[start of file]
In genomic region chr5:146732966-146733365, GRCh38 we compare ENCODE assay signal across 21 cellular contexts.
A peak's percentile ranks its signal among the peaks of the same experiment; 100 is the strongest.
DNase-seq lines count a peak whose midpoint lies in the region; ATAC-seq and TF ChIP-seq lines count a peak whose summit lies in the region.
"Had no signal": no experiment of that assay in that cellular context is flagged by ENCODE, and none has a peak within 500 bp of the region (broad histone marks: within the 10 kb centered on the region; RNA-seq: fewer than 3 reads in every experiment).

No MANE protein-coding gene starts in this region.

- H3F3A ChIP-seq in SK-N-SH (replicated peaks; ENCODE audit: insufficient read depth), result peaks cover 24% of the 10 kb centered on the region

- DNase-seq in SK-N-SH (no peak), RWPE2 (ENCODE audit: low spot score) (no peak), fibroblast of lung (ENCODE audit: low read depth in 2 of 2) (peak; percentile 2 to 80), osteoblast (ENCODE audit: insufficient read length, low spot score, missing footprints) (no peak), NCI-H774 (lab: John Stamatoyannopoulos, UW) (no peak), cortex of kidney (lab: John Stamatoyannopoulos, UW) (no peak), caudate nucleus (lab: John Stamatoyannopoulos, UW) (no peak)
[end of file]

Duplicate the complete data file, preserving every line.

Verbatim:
In genomic region chr5:146732966-146733365, GRCh38 we compare ENCODE assay signal across 21 cellular contexts.
A peak's percentile ranks its signal among the peaks of the same experiment; 100 is the strongest.
DNase-seq lines count a peak whose midpoint lies in the region; ATAC-seq and TF ChIP-seq lines count a peak whose summit lies in the region.
"Had no signal": no experiment of that assay in that cellular context is flagged by ENCODE, and none has a peak within 500 bp of the region (broad histone marks: within the 10 kb centered on the region; RNA-seq: fewer than 3 reads in every experiment).

No MANE protein-coding gene starts in this region.

- H3F3A ChIP-seq in SK-N-SH (replicated peaks; ENCODE audit: insufficient read depth), result peaks cover 24% of the 10 kb centered on the region

- DNase-seq in SK-N-SH (no peak), RWPE2 (ENCODE audit: low spot score) (no peak), fibroblast of lung (ENCODE audit: low read depth in 2 of 2) (peak; percentile 2 to 80), osteoblast (ENCODE audit: insufficient read length, low spot score, missing footprints) (no peak), NCI-H774 (lab: John Stamatoyannopoulos, UW) (no peak), cortex of kidney (lab: John Stamatoyannopoulos, UW) (no peak), caudate nucleus (lab: John Stamatoyannopoulos, UW) (no peak)